Homeownership is a powerful financial investment that can help your family build wealth and equity for generations to come. But the decision to buy a home isn’t taken lightly, especially when it comes to borrowing a six-figure mortgage that you may be repaying for decades.
Choosing the right type of home loan can save you thousands of dollars over time. With so many mortgage products available, it’s important to fully understand your options before you take out a home loan. Get familiar with the different types of mortgages below, so you can set yourself up for long-term financial wellness.
— Conventional vs. Government-Backed Loans.
— Fixed-Rate vs. Adjustable-Rate Mortgages.
— Other Mortgage Products.
— How to Choose the Right Mortgage for You.
[Read: Best Mortgage Lenders]
Conventional vs. Government-Backed Loans
The vast majority of mortgages are either conventional loans or government-insured loans. Conventional mortgages are not part of a specific government program, whereas government-backed loans are insured by agencies like the Federal Housing Administration or the Department of Veterans Affairs.
Conventional loans are typically more difficult to qualify for, but they may come with lower mortgage rates and added flexibility. However, there are some instances where a government-insured loan can be the best mortgage choice for you. Here’s a breakdown of the different types of government-backed loans.
— Pros: low down payment and lenient credit score requirements.
— Cons: upfront mortgage insurance premium (MIP) and ongoing monthly mortgage insurance.
FHA loans offer a path to homeownership for borrowers with a less-established credit history and little savings for a down payment. These mortgages have more forgiving financial requirements than conventional loans — you may be able to qualify with a credit score of 580 or lower and as little as 3.5% down.
As a result of their lenient eligibility criteria, FHA loans require mortgage insurance that’s paid through an upfront fee, as well as over time in monthly installments. The mortgage insurance fee due at closing is 1.75% of the total loan amount, and it may be rolled into the loan.
Monthly FHA mortgage insurance payments are between 0.15% and 0.75% of the loan amount. While some borrowers may be able to reduce their mortgage insurance premiums once their loan-to-value ratio hits 20%, MIPs are required for the duration of their mortgage.
— Pros: no down payment or mortgage insurance required, competitive mortgage rates.
— Cons: must be an eligible active-duty or retired military service member to qualify.
VA loans are no-down-payment mortgages available to qualifying veterans and military personnel. Since these loans are insured by the Department of Veterans Affairs, lenders don’t require borrowers to pay mortgage insurance, and VA loans often come with lower interest rates than other types of home loans.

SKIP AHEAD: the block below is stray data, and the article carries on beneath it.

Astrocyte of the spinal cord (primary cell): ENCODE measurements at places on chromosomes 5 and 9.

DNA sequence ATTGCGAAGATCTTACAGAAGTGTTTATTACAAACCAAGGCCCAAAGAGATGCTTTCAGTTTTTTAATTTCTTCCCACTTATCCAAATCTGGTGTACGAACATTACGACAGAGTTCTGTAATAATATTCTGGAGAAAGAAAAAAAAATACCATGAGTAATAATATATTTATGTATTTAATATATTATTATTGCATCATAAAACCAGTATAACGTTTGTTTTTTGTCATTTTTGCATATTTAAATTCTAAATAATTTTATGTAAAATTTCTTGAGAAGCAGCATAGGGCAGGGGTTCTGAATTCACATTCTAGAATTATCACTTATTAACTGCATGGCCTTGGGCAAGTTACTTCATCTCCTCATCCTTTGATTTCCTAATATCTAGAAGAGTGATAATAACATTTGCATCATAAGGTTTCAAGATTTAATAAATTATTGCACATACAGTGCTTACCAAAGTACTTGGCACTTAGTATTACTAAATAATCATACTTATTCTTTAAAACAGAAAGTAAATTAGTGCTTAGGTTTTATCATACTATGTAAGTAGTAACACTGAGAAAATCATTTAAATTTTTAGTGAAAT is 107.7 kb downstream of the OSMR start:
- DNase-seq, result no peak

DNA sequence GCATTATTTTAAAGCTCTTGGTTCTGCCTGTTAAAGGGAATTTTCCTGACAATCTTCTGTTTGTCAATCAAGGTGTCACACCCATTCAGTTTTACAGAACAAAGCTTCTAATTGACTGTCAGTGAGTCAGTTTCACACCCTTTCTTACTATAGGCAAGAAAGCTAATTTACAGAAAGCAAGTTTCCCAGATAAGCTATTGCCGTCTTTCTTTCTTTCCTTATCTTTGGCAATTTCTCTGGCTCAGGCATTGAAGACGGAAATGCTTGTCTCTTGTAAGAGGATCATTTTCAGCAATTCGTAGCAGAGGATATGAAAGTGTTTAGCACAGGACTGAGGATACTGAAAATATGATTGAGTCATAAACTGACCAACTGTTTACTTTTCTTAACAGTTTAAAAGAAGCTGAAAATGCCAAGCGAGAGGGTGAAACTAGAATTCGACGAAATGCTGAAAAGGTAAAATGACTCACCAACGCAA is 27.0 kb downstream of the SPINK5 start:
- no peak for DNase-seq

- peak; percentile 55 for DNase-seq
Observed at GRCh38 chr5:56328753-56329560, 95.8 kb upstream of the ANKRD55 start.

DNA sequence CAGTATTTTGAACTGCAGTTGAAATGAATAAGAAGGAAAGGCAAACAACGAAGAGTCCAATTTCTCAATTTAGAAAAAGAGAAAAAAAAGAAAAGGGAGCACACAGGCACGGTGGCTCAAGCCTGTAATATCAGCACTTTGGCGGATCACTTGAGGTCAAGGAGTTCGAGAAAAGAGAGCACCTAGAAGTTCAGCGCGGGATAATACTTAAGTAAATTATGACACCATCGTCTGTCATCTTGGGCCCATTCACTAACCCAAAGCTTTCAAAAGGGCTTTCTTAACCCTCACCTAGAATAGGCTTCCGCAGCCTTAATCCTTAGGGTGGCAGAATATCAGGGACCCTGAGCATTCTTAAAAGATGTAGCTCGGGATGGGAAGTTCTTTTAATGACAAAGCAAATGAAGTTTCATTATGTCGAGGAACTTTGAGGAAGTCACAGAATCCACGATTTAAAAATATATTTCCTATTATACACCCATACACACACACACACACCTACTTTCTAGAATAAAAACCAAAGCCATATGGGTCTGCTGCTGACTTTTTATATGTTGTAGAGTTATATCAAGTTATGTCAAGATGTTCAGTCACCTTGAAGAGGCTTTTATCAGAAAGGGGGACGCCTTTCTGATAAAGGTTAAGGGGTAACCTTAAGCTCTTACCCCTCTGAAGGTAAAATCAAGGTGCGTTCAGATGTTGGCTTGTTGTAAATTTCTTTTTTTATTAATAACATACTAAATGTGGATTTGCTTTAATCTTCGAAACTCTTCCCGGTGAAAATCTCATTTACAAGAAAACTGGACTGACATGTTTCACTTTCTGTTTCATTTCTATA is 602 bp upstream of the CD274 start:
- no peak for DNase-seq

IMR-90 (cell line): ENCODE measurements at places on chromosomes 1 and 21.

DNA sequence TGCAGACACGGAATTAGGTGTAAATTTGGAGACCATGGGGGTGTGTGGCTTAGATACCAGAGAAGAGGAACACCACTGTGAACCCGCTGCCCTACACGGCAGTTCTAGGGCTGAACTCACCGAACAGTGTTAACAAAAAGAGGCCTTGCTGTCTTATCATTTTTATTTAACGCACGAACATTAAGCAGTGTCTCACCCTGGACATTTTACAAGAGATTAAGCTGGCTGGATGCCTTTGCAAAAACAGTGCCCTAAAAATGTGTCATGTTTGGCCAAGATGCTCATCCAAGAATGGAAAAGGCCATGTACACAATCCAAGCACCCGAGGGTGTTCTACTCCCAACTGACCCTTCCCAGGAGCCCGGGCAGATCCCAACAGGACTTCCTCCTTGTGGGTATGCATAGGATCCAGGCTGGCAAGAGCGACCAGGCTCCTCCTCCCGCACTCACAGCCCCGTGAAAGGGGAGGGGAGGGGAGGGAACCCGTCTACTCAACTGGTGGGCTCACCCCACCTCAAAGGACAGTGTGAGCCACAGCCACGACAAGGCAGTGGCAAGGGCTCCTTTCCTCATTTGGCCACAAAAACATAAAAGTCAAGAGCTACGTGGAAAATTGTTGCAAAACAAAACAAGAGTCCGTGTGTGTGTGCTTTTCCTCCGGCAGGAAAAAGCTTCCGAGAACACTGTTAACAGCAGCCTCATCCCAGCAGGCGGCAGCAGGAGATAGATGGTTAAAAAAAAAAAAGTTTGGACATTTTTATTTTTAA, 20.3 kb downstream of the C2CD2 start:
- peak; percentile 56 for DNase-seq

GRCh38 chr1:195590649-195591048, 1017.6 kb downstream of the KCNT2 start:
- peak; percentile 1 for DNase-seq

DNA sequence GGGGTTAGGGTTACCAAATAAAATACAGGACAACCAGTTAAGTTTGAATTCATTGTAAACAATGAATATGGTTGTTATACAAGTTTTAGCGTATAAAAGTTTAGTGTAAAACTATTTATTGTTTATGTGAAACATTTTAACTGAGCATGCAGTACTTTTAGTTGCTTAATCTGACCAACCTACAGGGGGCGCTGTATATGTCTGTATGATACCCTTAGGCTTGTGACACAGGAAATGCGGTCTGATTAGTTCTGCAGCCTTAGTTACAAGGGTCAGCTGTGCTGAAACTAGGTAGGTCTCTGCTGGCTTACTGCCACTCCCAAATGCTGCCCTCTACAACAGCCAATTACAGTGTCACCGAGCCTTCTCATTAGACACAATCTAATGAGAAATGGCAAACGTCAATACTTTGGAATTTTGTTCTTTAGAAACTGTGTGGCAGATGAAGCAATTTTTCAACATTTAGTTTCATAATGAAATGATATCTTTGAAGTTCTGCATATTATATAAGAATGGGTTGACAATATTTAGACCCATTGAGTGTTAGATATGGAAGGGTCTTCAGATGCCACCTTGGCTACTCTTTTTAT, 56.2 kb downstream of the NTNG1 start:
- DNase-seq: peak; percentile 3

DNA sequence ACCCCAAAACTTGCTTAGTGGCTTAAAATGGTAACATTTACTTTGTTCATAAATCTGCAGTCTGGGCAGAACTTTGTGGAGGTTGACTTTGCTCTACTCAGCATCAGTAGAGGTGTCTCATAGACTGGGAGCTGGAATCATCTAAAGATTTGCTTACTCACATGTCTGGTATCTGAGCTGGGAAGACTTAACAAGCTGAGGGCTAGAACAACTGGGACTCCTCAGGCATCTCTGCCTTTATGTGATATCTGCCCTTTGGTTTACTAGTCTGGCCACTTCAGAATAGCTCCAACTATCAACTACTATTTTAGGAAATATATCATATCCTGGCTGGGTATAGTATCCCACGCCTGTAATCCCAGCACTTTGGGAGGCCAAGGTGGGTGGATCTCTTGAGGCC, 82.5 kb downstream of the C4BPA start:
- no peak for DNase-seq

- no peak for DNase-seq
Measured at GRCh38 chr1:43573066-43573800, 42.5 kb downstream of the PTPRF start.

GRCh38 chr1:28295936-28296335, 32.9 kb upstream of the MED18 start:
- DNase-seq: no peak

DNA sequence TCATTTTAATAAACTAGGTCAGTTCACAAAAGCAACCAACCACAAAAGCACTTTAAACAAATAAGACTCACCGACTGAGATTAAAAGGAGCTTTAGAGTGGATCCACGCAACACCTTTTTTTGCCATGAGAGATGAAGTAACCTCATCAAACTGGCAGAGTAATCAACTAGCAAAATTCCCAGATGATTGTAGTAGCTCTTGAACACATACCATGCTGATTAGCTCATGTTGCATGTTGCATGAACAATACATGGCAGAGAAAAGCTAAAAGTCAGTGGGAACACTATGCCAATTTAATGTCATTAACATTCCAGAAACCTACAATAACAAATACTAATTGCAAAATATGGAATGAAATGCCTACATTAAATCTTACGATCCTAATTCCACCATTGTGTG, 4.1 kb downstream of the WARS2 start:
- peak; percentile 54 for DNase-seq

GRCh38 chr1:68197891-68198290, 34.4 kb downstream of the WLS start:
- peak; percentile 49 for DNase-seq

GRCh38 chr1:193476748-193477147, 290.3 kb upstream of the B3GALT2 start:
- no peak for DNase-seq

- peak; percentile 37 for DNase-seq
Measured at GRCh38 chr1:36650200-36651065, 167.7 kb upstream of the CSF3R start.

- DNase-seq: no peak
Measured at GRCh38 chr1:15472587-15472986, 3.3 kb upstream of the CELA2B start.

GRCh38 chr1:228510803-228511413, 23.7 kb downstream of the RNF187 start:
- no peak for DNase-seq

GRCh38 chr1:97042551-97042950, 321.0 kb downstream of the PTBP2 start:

Instead, VA mortgages come with a one-time VA funding fee ranging from 1.25% to 3.3% of the total loan amount, depending on the amount of your down payment as well as how many times you’ve used a VA loan in the past.
To qualify for a VA loan, you must provide your lender with a Certificate of Eligibility, or COE, to prove you’ve met the military service requirements to participate in this program. The lender will also consider your credit score and debt-to-income ratio to determine your eligibility for a VA loan.
— Pros: no down payment required, flexible credit score requirements.
— Cons: mortgage insurance required, limited to homes located in rural areas.
USDA home loans are reserved for homebuyers in designated rural areas with a population of less than 35,000. They are either directly funded or backed by the U.S. Department of Agriculture, and they require as little as 0% down.
USDA direct loans are given to low-income borrowers based on the median area income, offering interest rate subsidies that can greatly reduce the cost of borrowing. USDA-guaranteed loans are funded by a private lender, while the USDA insures 90% of the mortgage amount against default. Both options allow borrowers to bypass a down payment requirement, but some types of USDA-backed loans from private lenders require mortgage insurance.
Fixed-Rate vs. Adjustable-Rate Mortgages
Another factor homebuyers should consider is the type of interest rate a mortgage carries. The vast majority of mortgages are fixed-rate, which means your interest rate and monthly principal and interest payment stay the same throughout the length of the loan.
Alternatively, adjustable-rate mortgages have an interest rate that can change over time, making them inherently more risky if you plan on living in your home long term. The most common type of adjustable-rate mortgage is a hybrid ARM, in which your rate is fixed for a set period — typically three, five, seven or 10 years — before it can change.
When compared with fixed-rate mortgages, ARMs usually come with lower initial interest rates. This can make them a viable option if you plan on selling or refinancing before the rate adjusts. Some lenders also include adjustment caps that limit the amount your interest rate or monthly payment can rise over a set period of time.